is valuable resources for the business to protect.
is an action or inaction that could cause harmful occurrence to assets (accidental or deliberate).
intentionally exploit vulnerabilities.
are accidental exploitations of vulnerabilities (fire, earthquake).
is the result of having a vulnerability exploited by a threat.
is the possibility that a threat will exploit a vulnerability to cause harm to an asset.
is being susceptible to asset loss due to a threat; there is the possibility that a vulnerability can or will be exploited by a threat agent or event.
is anything that removes a vulnerability or protects against one or more specific threats.
is the exploitation of a vulnerability by a threat agent.
is the occurrence of a security mechanism being bypassed or thwarted by a threat agent.
is a weakness that allows a threat to cause harm or to gain access to an asset.
program/script used to exploit a vulnerability and compromise an asset
impact resulting from compromising an asset
Risk =Threat * Vulnerability * Impact
Process of finding all the vulnerabilities
exploit all the vulnerabilities
It means a user cannot deny (repudiate) having performed a transaction. It combines authentication and integrity: non-repudiation authenticates the identity of a user who performs a transaction, and ensures the integrity of that transaction
Risk analysis models
CIA (Confidentiality, Integrity, Availability)
Disclosure Alteration and Destruction (DAD) is its opposite.
Identity and Authentication, Authorization, and Accountability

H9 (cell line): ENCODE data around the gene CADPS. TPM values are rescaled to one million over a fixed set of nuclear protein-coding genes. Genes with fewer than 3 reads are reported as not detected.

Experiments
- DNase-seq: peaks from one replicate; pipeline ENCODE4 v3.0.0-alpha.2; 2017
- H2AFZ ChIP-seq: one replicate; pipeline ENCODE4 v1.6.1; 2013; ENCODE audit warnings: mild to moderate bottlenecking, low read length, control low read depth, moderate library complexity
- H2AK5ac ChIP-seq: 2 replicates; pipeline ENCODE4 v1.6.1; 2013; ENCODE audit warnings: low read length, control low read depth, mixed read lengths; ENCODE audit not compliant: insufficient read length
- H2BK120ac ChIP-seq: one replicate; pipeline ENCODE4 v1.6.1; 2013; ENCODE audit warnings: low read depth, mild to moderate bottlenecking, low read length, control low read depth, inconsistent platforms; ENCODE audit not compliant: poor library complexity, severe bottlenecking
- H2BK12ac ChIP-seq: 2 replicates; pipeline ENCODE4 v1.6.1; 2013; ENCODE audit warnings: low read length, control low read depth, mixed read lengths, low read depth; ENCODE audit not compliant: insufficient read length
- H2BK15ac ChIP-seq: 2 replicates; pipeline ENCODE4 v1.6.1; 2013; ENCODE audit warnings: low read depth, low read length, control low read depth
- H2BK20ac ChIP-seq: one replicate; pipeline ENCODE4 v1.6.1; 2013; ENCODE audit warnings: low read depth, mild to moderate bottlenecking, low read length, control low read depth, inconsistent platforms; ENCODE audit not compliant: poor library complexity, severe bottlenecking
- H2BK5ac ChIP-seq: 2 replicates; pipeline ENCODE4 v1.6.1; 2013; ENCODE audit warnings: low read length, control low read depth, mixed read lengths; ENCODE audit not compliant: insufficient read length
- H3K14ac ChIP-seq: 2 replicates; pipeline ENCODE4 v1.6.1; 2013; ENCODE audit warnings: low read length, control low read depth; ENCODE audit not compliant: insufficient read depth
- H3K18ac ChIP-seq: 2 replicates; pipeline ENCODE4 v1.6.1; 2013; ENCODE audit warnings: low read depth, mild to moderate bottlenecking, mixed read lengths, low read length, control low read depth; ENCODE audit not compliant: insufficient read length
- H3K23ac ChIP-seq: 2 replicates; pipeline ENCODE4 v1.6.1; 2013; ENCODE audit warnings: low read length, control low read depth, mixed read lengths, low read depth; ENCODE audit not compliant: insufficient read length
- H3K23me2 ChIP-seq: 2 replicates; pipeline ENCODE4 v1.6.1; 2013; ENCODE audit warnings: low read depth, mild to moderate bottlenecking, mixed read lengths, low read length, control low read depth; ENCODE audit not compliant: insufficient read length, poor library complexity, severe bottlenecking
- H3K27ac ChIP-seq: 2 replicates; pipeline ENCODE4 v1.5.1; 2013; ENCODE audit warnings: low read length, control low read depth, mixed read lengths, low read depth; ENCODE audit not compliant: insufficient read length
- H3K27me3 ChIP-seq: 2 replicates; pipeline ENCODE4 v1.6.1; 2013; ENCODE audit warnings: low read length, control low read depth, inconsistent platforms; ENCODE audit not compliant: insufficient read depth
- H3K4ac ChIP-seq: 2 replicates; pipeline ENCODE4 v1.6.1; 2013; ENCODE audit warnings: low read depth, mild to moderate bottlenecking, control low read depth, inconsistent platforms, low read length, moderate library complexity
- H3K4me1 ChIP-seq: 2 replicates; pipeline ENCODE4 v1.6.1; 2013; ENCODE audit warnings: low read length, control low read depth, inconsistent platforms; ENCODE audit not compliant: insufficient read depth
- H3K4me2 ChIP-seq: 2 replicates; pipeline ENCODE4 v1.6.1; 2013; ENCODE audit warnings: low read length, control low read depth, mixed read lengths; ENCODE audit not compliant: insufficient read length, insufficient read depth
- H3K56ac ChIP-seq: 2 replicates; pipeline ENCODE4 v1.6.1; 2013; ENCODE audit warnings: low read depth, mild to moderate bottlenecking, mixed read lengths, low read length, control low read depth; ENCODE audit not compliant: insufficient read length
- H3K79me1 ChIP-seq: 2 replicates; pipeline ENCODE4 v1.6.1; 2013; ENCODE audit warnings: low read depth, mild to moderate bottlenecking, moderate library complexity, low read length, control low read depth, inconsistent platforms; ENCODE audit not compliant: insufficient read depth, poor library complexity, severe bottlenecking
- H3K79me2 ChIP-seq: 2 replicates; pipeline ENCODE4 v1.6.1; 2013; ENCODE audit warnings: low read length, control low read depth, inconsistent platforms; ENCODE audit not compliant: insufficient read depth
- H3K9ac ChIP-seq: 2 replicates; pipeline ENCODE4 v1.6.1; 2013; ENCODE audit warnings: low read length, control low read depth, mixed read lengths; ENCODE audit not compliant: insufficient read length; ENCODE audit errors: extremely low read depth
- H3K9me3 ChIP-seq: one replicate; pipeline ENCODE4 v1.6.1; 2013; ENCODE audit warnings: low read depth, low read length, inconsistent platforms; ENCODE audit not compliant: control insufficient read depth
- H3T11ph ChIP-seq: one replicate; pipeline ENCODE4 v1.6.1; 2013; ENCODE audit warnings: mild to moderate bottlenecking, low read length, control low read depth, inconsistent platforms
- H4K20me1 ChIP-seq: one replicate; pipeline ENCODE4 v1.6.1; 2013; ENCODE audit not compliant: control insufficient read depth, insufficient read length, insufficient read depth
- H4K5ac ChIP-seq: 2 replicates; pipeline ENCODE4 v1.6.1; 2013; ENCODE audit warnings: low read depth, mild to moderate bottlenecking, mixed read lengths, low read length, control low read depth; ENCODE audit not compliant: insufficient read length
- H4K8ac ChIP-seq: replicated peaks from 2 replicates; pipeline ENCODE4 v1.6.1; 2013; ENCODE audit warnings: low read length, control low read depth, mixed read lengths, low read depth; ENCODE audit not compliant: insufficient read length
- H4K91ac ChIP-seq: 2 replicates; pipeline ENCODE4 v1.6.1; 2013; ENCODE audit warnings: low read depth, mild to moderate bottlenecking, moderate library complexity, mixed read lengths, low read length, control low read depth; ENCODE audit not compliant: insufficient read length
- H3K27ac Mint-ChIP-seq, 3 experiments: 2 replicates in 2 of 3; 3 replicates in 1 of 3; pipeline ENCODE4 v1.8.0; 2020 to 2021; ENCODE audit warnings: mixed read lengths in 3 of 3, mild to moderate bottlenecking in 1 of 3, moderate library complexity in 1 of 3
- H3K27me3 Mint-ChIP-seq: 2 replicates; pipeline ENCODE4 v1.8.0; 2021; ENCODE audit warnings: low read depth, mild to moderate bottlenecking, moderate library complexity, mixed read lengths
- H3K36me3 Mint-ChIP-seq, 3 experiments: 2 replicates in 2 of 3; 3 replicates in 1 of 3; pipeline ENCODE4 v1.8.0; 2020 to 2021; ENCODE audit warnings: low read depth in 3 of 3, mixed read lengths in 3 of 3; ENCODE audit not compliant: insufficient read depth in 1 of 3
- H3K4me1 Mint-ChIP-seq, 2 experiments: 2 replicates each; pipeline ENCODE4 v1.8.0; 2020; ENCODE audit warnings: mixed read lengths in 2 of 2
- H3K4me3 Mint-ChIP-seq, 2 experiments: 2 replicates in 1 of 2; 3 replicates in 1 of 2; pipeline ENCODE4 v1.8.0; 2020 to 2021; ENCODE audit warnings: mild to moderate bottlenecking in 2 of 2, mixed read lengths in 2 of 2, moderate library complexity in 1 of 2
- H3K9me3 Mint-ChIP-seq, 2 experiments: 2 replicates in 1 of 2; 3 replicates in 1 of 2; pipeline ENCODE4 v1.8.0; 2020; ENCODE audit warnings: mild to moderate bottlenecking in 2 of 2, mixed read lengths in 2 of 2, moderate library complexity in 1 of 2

Identity and Authentication
Proving an identity claim
Describes the actions you can perform on a system once you have identified and authenticated.
holds users accountable for their actions. This is typically done by logging and analyzing audit data.
Security Design Principles
(My security keeps failing during annual degree exams, lol)
Minimize attack surface area
: Remove unnecessary functionality or make it work authenticated users are possible reductions.
Separation of duties
: To control fraud; Who requests a computer can not sign having received it; I.e. administrators of a shop should not be users who can buy.
Keep security simple
: avoid double negatives and complex architectures when simple and faster approaches work.
: If unexpected events occur the application should make sure security can not be bypassed.
Defense in depth
: applies multiple safeguards (also called controls: measures taken to reduce risk) to protect an asset. Any one security control may fail; by deploying multiple controls, you improve the confidentiality, integrity, and availability of your data. Avoid single point of failure.
Fix security issues correctly
: Make sure the root cause is identified and the correct fix applied; Similar bugs can be across the company's products.
Avoid security by obscurity
: nearly always fails when it is the only control. Do not hardcoded passwords etc..
Don't trust services
: If you integrate with third party services you increase your attack surface and your security is as bad as theirs.
Security by default
: Enable security controls by default, require strong password but user might change it for an insecure one if they want.
: Users should be granted the minimum amount of access (authorization) required to do their jobs, but no more.
: Each bug should be fixed introducing a pattern (template approach) so that it does not happen again.
Trust on first use (TOFU)
is a security model used by client software which needs to establish a trust relationship with an unknown or not-yet-trusted endpoint. In a TOFU model, the client will try to look up the identifier, usually some kind of public key, in its local trust database. (certificate pinning, ssh fingerprints).
Think about attackers or the assets you want to protect
What are you building? What can go wrong?
Step 1: Decompose the application into use-cases (DFD) of how the application interacts with external entities to understand attack surface.
Step 2: Determine and rank threats to those DFD, using STRIDE or Attack trees, etc..